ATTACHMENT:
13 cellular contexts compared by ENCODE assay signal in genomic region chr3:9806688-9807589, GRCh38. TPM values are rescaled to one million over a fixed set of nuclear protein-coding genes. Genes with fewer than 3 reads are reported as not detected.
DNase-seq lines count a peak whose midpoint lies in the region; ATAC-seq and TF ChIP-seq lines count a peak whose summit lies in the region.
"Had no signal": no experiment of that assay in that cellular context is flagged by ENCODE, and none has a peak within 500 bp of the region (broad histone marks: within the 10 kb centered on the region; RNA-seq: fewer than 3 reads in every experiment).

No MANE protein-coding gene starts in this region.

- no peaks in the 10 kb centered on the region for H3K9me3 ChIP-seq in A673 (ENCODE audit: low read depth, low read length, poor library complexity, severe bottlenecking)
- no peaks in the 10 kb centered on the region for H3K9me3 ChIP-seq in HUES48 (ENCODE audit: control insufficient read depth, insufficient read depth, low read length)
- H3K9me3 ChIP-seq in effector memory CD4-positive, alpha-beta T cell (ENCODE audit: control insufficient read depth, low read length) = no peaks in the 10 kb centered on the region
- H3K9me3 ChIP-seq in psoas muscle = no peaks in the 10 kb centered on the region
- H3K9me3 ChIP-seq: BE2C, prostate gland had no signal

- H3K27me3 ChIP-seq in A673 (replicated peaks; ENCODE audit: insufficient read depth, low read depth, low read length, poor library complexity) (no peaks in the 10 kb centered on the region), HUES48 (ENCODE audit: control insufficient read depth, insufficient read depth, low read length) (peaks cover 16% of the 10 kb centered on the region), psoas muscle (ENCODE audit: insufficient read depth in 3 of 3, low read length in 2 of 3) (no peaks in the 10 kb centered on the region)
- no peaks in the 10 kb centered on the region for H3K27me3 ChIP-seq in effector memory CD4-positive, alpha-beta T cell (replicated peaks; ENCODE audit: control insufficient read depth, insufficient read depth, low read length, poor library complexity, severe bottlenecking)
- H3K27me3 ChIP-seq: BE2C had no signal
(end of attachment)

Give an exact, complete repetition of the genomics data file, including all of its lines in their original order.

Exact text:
13 cellular contexts compared by ENCODE assay signal in genomic region chr3:9806688-9807589, GRCh38. TPM values are rescaled to one million over a fixed set of nuclear protein-coding genes. Genes with fewer than 3 reads are reported as not detected.
DNase-seq lines count a peak whose midpoint lies in the region; ATAC-seq and TF ChIP-seq lines count a peak whose summit lies in the region.
"Had no signal": no experiment of that assay in that cellular context is flagged by ENCODE, and none has a peak within 500 bp of the region (broad histone marks: within the 10 kb centered on the region; RNA-seq: fewer than 3 reads in every experiment).

No MANE protein-coding gene starts in this region.

- no peaks in the 10 kb centered on the region for H3K9me3 ChIP-seq in A673 (ENCODE audit: low read depth, low read length, poor library complexity, severe bottlenecking)
- no peaks in the 10 kb centered on the region for H3K9me3 ChIP-seq in HUES48 (ENCODE audit: control insufficient read depth, insufficient read depth, low read length)
- H3K9me3 ChIP-seq in effector memory CD4-positive, alpha-beta T cell (ENCODE audit: control insufficient read depth, low read length) = no peaks in the 10 kb centered on the region
- H3K9me3 ChIP-seq in psoas muscle = no peaks in the 10 kb centered on the region
- H3K9me3 ChIP-seq: BE2C, prostate gland had no signal

- H3K27me3 ChIP-seq in A673 (replicated peaks; ENCODE audit: insufficient read depth, low read depth, low read length, poor library complexity) (no peaks in the 10 kb centered on the region), HUES48 (ENCODE audit: control insufficient read depth, insufficient read depth, low read length) (peaks cover 16% of the 10 kb centered on the region), psoas muscle (ENCODE audit: insufficient read depth in 3 of 3, low read length in 2 of 3) (no peaks in the 10 kb centered on the region)
- no peaks in the 10 kb centered on the region for H3K27me3 ChIP-seq in effector memory CD4-positive, alpha-beta T cell (replicated peaks; ENCODE audit: control insufficient read depth, insufficient read depth, low read length, poor library complexity, severe bottlenecking)
- H3K27me3 ChIP-seq: BE2C had no signal